A monumental adventure awaits at Joshua Tree

TAKING THE KIDS

May 01, 1994|By Eileen Ogintz | Eileen Ogintz,Los Angeles Times Syndicate

Matt and Reggie are in heaven -- at least busy climbing toward it -- on the gigantic rocks -- huge boulders piled one on the other as if some disgruntled giant had thrown them in a messy heap.

The sun is shining and we're surrounded by serious rock climbers as well as other parents following their children's leads. Matt, 10, liked watching the "real" climbers almost as much as he liked climbing himself. Melanie, 3, was thrilled that she was big enough to follow her brother and sister on this adventure (with mom and dad close by, of course.)

We were at Joshua Tree National Monument, about 50 miles east of Palm Springs, Calif. On busy weekends, the rangers here joke, climbers outnumber the lizards on the rocks in the 568,000-acre desert preserve famous around the world for rock climbing. It's a great spot for a spring family break, too. Many families come here to camp as well as to teach the children a bit about the desert.

There are hundreds of varieties of trees and plants here as well as animals such as coyote, big horn sheep, jack rabbits and Golden Eagles. (Call Joshua Tree National Monument at [619] 367-7511.)

The Palms Springs area is still the playground of the rich and famous. Bob Hope lives here. So do Gerald Ford and Betty Ford. But the region, where the sun shines 350 days a year, also offers plenty for families who want to explore nature and get a little fun-in-the-sun.

The welcome mat is out with children's programs at local resorts, the wonderful Living Desert zoo and the 21-acre Oasis WaterPark, among other places. (Call [800] 417-3529 to get information on the Palm Springs Desert Resorts. Ask for the "R&R Club" brochure, which offers discounts for resorts, restaurants, retailers and attractions.)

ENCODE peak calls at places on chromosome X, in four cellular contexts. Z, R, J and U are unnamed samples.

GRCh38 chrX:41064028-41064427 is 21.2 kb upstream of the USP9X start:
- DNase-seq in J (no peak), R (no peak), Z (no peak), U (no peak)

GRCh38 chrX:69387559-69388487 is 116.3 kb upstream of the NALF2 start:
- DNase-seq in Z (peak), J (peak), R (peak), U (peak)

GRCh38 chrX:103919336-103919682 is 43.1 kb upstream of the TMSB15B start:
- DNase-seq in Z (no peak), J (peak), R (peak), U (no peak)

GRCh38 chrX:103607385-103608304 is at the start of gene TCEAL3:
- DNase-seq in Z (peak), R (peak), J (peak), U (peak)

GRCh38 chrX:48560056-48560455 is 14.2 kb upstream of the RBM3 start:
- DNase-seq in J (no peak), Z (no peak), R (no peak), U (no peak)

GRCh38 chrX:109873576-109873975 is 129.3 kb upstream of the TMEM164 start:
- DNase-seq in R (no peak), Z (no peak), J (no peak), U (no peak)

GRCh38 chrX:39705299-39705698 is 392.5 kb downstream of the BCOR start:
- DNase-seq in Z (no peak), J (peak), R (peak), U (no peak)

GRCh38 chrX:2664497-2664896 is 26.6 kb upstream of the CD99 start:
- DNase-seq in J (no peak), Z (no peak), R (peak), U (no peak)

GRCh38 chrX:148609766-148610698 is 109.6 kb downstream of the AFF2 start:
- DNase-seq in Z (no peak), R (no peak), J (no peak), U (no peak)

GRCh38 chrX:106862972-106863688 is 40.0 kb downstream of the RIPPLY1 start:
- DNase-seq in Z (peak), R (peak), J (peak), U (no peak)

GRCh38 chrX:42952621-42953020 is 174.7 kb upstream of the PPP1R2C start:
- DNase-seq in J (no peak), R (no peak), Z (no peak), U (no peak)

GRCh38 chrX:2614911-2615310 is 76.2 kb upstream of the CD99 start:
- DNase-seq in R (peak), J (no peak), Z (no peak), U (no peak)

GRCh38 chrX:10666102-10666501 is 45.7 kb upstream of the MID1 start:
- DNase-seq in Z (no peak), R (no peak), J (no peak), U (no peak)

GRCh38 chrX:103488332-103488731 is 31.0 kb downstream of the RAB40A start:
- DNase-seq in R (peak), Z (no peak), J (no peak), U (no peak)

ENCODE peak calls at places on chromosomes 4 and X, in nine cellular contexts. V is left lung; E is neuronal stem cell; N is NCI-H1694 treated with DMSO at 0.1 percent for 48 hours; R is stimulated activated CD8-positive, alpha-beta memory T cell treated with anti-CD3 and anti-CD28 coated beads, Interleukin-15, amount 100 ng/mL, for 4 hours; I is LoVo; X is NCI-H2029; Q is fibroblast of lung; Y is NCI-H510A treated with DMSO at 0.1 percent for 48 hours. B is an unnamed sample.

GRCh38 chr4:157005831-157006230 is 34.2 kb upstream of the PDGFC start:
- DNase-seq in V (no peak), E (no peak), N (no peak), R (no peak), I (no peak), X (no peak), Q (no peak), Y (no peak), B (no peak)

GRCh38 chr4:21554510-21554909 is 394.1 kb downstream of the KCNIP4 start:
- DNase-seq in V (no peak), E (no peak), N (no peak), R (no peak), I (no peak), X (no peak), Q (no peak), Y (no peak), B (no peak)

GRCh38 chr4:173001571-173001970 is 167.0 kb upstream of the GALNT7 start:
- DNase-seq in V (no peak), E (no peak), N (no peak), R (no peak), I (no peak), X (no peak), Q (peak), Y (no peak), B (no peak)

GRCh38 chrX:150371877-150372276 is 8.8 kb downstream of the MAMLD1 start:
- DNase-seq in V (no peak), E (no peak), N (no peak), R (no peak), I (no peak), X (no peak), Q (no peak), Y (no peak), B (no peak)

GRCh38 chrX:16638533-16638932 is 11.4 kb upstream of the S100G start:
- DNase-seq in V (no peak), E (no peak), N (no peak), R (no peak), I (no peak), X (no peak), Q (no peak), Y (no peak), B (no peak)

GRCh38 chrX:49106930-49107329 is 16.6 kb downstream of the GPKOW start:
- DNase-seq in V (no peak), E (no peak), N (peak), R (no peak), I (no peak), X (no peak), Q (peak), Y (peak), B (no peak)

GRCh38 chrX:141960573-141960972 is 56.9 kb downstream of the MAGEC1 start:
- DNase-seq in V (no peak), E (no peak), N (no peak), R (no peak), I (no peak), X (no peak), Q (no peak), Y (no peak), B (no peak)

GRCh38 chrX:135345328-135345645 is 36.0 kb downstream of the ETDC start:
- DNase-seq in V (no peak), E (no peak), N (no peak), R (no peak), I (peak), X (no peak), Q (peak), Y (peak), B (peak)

Late one afternoon, we rode the Palm Springs Aerial Tramway 2 1/2 miles to the threshold of the Mount San Jacinto State Wilderness, exchanging the desert for the mountains. There are 54 miles of hiking trails here, and 11 campgrounds.

At Joshua Tree, rangers explain that few areas offer the same opportunity to see the stark differences between "high" and "low" desert. Below 3,000 feet in the eastern half of the park is the arid Colorado Desert. The higher, slightly wetter and cooler Mojave Desert is in the western part of the park and home to the Joshua trees.

The trees grow just a couple of inches a year but may live for centuries -- some growing to 40 feet tall and providing a huge apartment complex for wildlife. Some birds nest in limbs. Others feed on the insects inside. Lizards and termites live in fallen limbs.

There are hiking trails here of varying difficulty. The mile-long Hidden Valley trail winds through a rock-enclosed valley that, legend says, was used as a hide-out for cattle and horse rustlers in the 1800s. We opted for the self-guided nature trail at the Cholla Cactus Garden.

We also learned a painful lesson about the "jumping" cholla cactus: At the slightest touch, the sharp needles penetrate the skin. Reggie stumbled over one as we were hiking, getting several needles stuck in her ankle. Luckily some other experienced hikers helped us out, providing a tweezers, antiseptic cream and soothing words. Now I always carry a first-aid kit wherever we go.

Rangers here offer words of caution about being out in the desert, too. Make sure you have plenty of water -- at least a gallon a day per person. When the water is half gone, it's time to turn back. Even if you're just hiking around for a few hours, you'll need to carry snacks with you. And you'll want to dress in layers because the temperature can drop dramatically in a 24-hour period. Don't forget sunglasses, hat and sunscreen. There's no shade.

When we left Joshua Tree, the children were disappointed that we hadn't seen enough desert animals, so we headed over to the Living Desert Wildlife and Botanical Park in Palm Desert, which focuses on desert plants and animals and where a lot of emphasis is placed on breeding endangered species. Don't miss the Discovery Room, where hands-on activities are offered (call [619] 346-5694 to find out about programs).

"The desert," Reggie offered as we were leaving, "is a lot more than sand."

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